Tactical Medicine Overview

Our Clinical Governance Day on 15 June 2016 was an introductory discussion about the why, who, and how of tactical medicine. Out of this came a recognition of the importance of this knowledge base and skill set not only for the next Lindt Cafe Siege or other high threat event, but also for our daily trauma practice. This is a summary of the highlights as well as some additional key concepts.

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     Obviously our medical teams don’t shoot their way into jobs; however, ensuring a scene is safe and secure before commencing patient care is essential. This is true on any mission, but you must be extra vigilant when responding to a GSW, stabbing, fire, explosion, building collapse, and the like. Check on scene safety en route to the job, if possible, and then confirm with the police or scene commander on arrival.

Don’t forget that scene safety is relative and dynamic: an assailant may return to the scene later, a distant fire may spread, secondary devices may have been placed to target responders. Keep your eyes and ears open.


     Inspired by the military’s Tactical Combat Casualty Care (TCCC), TECC is an increasingly evidence-based, standardized approach for addressing preventable death in civilian trauma. Although geared towards the logistics and special needs of a tactical situation, the tenets apply to many of the scenes we encounter in prehospital medicine. At the core of TECC is a laser focus on what kills this patient population first, and how to treat it.

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So your standard ABCs of ATLS/EMST fame become MARCH, ensuring massive hemorrhage is assessed and treated immediately. No sense putting that ET tube in if your patient bleeds out while you do the kit dump. This model of primary assessment also specifically calls out attention to head injury and the threat of hypothermia.



     With these priorities in mind, consider what kit you really need when responding to a high threat job, especially if a tactical situation is in progress (such as a standoff), or if there are multiple casualties (shooting, explosion). Do you really need two heavy trauma packs, a monitor, and an unwieldy stretcher as you enter a scene, or would you be better served to commandeer a cache of tourniquets, pressure bandages, hemostatic gauze, nasal/oral airways, and thoracostomy supplies? Keep in mind that many of these events are not static, and may require you to be mobile as the scene evolves.


     During our practical workshops, it was clear that although we all understand how to use a tourniquet in theory, the actual mechanical application (particularly under stress, or with a patient on the ground) can be quite slow and fiddly. As any other kit we use infrequently in high stakes scenarios, we should become intimately familiar with the tourniquet and practice using it.

Two pro tips: 1) If you can’t immediately identify the source of major limb bleeding, place the tourniquet as proximal on the affected extremity as possible. 2) If bleeding continues despite your tourniquet, place a second one adjacent to the first.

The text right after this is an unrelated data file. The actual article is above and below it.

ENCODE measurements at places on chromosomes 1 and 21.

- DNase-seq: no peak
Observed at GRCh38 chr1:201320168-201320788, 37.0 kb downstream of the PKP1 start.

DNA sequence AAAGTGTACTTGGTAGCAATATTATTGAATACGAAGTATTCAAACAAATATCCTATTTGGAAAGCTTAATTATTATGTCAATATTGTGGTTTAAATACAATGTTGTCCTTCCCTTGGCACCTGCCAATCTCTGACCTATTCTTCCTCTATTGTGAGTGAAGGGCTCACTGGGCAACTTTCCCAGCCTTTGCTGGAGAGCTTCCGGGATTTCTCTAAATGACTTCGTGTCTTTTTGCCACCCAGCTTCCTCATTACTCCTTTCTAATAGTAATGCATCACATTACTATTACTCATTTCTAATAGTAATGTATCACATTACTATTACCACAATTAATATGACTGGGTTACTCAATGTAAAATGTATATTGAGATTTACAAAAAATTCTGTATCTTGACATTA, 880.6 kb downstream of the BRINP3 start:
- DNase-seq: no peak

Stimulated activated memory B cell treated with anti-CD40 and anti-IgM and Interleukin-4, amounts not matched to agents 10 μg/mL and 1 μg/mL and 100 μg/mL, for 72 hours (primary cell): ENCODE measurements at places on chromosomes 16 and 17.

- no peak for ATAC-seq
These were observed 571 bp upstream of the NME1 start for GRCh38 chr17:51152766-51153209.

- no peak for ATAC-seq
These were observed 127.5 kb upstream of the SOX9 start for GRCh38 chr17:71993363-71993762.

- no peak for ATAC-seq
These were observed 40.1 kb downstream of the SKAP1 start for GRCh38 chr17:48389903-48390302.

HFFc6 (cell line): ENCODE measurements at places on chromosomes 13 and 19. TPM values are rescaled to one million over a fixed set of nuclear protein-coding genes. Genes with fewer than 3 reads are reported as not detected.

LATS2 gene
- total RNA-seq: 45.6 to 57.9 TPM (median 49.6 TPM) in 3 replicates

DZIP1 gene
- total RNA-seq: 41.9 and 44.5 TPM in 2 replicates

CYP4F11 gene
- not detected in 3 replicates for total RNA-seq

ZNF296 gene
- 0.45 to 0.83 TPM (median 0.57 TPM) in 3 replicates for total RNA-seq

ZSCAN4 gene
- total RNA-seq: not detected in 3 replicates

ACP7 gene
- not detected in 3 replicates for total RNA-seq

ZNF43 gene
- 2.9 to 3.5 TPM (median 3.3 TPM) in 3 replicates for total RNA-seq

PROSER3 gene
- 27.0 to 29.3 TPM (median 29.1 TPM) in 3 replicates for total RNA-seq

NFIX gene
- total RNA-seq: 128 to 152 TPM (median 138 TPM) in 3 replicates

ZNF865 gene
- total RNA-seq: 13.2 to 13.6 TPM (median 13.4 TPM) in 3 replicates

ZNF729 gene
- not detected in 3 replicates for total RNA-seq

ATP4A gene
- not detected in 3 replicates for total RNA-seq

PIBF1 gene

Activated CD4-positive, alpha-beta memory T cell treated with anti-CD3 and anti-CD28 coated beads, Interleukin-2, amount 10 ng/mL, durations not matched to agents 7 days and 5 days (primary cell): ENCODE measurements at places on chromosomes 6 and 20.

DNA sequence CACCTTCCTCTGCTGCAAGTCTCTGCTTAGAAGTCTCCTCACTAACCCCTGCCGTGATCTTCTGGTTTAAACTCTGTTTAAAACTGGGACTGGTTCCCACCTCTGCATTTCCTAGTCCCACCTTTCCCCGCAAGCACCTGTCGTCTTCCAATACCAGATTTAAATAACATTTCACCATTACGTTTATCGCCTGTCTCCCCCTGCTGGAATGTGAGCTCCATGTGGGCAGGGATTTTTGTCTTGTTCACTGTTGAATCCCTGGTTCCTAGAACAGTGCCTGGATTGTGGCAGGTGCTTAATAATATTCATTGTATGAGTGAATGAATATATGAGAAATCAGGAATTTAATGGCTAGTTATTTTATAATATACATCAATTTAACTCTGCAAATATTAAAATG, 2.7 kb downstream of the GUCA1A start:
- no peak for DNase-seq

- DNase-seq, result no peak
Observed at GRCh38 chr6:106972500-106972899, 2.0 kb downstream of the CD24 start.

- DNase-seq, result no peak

Here’s a good overview video as a refresher.


     When evaluating a patient brought to you from a tactical scene, keep your mind that there are numerous ways someone can be injured: fragmentation (grenades, explosives), burns (flash bangs), chemical (pepper spray or hazmat), lacerations from broken glass, blunt trauma (restraint, impact weapons, falls), taser barbs, heat/cold illness, dehydration.


     Lastly, as mentioned during this CGD, nothing in our training or ongoing discussion of these tactical medicine issues prepares us to throw on body armor and go into the so-called “hot zone” with the police/tactical unit. This primary operational tactical medicine role is the responsibility of a dedicated group of specially trained SOT/SCAT paramedics who “provide medical support to Police tactical operations, in urban and remote settings, with specialist vehicles, uniforms and equipment available to ensure integration into high risk operations. Initial training on cover and concealment, tactical movement and awareness of tactical considerations is covered, with ongoing interagency training.”


     Much like the Ingleburn shooting, we may be on a scene with nothing medically happening for hours (if at all). Try to be as useful as possible. Start making sure the command structure knows there is a doctor-paramedic team on scene. Begin pre-planning your casualty collection point, how you will get additional supplies, where patients will be transported and how (easy when in MTC-rich Sydney, much harder in a bush town). Make sure everyone is drinking water. Help create shelters from the heat or cold. Be available to support the SOT/SCAT tactical paramedics, and provide advice and care for minor medical issues.

Sometimes the best thing you can do for the success of a prolonged mission is to just get people to wash their hands before eating.


CC0 Public Domain- pixabay.com


Committee on Tactical Emergency Casualty Care – guidelines, rationale, and evidence

First Responder Guidance for Improving Survivability in Improvised Explosive Device and/or Active Shooter Incidents